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The Power to Condemn and Spiritual Abuse

I’ve been condemned to hell more than once. I’ve been on personal prayer lists, Sunday School prayer lists, and prayer lists of communities of faith because I have “stepped out of God’s will” and “off the beaten path.” When I expressed a call to preach and pastor, it caused quite a few theological crises because as a woman I wasn’t supposed to be called to preach or pastor.

There are a couple of possible reactions that someone, like me, who presents a theological crisis to an individual or a community of faith, receives: acceptance or condemnation. If an individual or community accepts the “wanderer”, then the others within the faith community may also begin to question and challenge the teachings of that community causing more to wander away. If this “wanderer” is condemned by an individual or a community of faith, then the equilibrium is kept. Power is kept in the hands of the powerful. Followers are reminded of what happens when you step out of line: you become an outsider. The power to condemn is a purposeful use of language that maintains control and order.

The power to condemn is a purposeful use of language that maintains control and order while keeping power in the hands of the powerful. This is spiritual abuse.

Because I was born and raised in this theology, I know the line of reasoning. So, when I am condemned to hell, I don’t merely accept this conclusion but attempt to diffuse it.

“But I thought only God could judge or condemn someone.”

“That’s right, He is the ultimate judge.”

“Then, why are you condemning me to hell for answering a call to pastor and preach.”

“I’m not. I’m just…I’m just saying you need to be careful.”

“Ok, thanks, I will be.”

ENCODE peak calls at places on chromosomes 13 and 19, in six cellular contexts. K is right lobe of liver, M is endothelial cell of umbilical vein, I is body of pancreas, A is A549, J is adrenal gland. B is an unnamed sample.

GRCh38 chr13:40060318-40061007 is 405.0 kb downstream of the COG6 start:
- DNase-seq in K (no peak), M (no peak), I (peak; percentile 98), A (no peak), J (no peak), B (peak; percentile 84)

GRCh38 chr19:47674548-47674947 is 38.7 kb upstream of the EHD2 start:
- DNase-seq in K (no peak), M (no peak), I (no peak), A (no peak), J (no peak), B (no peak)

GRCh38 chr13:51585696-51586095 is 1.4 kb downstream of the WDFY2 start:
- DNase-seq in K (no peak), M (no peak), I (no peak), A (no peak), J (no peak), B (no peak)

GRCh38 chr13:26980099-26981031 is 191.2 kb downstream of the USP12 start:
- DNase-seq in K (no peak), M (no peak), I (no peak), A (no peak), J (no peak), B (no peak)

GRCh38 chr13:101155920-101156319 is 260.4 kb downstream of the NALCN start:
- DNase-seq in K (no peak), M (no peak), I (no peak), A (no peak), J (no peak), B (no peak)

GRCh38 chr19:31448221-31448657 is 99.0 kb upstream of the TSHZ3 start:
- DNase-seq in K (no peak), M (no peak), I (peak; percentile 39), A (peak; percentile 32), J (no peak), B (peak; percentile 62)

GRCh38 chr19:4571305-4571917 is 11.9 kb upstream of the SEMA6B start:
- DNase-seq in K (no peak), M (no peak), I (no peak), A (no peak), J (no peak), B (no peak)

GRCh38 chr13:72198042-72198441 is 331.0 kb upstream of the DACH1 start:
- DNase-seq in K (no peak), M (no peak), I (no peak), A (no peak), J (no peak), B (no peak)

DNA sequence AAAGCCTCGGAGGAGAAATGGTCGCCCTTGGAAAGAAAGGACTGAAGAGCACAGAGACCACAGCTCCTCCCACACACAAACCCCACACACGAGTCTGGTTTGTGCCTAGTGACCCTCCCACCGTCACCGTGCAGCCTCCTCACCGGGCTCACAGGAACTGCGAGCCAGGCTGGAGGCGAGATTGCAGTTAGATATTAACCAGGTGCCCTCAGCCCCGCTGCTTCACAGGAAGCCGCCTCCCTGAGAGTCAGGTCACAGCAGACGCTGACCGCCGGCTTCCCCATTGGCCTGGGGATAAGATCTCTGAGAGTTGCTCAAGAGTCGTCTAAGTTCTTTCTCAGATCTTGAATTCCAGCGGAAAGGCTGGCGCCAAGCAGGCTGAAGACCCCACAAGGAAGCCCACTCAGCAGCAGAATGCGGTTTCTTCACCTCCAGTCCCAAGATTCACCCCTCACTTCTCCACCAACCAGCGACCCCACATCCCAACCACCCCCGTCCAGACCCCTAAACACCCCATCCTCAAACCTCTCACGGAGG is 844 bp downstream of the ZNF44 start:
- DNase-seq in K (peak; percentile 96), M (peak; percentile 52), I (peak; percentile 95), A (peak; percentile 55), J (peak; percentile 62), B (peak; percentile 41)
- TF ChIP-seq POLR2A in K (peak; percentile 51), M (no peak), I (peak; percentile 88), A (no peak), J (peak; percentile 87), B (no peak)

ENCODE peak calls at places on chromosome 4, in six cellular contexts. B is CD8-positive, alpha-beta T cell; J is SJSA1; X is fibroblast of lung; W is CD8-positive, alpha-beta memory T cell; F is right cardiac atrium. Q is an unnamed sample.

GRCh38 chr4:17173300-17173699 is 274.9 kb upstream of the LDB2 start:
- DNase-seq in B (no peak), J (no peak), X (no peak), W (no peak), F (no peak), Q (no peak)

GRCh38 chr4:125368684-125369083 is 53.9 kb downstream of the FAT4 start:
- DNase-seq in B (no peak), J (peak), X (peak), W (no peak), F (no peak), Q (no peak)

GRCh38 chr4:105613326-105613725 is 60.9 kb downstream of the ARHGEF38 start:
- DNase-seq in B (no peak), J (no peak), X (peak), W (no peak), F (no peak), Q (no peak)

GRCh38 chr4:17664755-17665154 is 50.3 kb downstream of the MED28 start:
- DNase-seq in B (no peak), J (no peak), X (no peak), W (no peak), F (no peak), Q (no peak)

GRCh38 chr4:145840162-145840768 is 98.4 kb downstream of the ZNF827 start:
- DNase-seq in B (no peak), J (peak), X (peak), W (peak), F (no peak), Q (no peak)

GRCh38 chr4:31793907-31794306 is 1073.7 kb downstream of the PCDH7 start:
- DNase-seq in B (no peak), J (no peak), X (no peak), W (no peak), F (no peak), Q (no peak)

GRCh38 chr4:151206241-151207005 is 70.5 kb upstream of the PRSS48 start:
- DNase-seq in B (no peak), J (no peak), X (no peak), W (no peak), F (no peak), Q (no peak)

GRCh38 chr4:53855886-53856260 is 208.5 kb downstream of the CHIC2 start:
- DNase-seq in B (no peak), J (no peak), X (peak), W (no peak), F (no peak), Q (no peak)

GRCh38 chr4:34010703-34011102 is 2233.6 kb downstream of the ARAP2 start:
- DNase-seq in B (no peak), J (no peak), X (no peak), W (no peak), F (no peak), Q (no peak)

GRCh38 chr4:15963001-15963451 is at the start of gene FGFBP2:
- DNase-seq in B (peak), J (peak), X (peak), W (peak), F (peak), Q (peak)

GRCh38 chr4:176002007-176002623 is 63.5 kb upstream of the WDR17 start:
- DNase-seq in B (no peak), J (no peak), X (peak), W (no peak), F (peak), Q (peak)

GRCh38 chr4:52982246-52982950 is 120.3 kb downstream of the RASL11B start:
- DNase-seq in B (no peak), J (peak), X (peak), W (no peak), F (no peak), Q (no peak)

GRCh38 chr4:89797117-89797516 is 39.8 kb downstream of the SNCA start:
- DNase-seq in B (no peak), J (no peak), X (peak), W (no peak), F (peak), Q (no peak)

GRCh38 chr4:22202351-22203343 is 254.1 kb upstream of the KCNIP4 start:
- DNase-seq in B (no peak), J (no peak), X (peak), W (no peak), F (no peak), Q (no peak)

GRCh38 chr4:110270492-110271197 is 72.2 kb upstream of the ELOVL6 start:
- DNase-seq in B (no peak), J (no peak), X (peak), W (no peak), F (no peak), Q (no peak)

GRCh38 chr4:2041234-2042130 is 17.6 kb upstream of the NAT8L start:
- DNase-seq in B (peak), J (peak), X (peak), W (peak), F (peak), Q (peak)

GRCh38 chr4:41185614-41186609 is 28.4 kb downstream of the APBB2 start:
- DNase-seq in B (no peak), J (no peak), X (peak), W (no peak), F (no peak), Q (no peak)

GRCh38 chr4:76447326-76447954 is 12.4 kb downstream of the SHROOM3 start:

My response may sound flippant, but these encounters have been intense and painful experiences for me. In more than one instance after I have been condemned to hell, I have ended up in my closet crying and doubting myself and my call wondering whether I was indeed “off the beaten path” and “out of God’s will.” The reason spiritual abuse is so powerful is that it produces self-doubt, shame, and insecurity. It cripples those who have experienced it from being their true and whole selves.

If you haven’t condemned a fellow human to damnation and warned them of the danger of the path they are taking, it would be hard for you to imagine this conversation or interaction. But as someone who has both condemned fellow humans to damnation as well as wrestled with the inhumanity of that use of language, I understand the impact it can have.

As Hurricane Irma draws near, people are looking for something or someone to condemn; they are looking for a theological reason for Irma and Harvey to have hit where they have hit. “Ahh Orlando, isn’t that where the Pulse nightclub is?” I hope you haven’t heard these types of theological explanations for the disaster and devastation as I hope you haven’t heard them for you being yourself, but if you have, know that you are not alone.

I’m here “out of God’s will” and “off the beaten path,” ready to welcome you and affirm your courage and bravery in being who you are.

Uncovering Spiritual Abuse: You are inherently full of possibility

This week’s passage from Romans is particularly difficult for me. Hear now the word of the Lord from Paul’s letter to the Romans in chapter 8 beginning in verse 6.

The mind governed by the flesh is death, but the mind governed by the Spirit is life and peace. The mind governed by the flesh is hostile to God; it does not submit to God’s law, nor can it do so. Those who are in the realm of the flesh cannot please God.

You, however, are not in the realm of the flesh but are in the realm of the Spirit, if indeed the Spirit of God lives in you. And if anyone does not have the Spirit of Christ, they do not belong to Christ. 10 But if Christ is in you, then even though your body is subject to death because of sin, the Spirit gives life because of righteousness. 11 And if the Spirit of him who raised Jesus from the dead is living in you, he who raised Christ from the dead will also give life to your mortal bodies because of his Spirit who lives in you.

This idea of being in the world and not of the world is exactly what Paul is talking about here. When we concern ourselves with things of the flesh than we are concentrating on death because this physical flesh that we reside in will eventually die. We are dust and to dust we shall return

When we concentrate instead on things of the spirit than new life, resurrection, and transformation are possible. Now this does not mean that we shouldn’t tend to and care for our physical bodies for how can we do the work of the spirit if our flesh is not strong enough?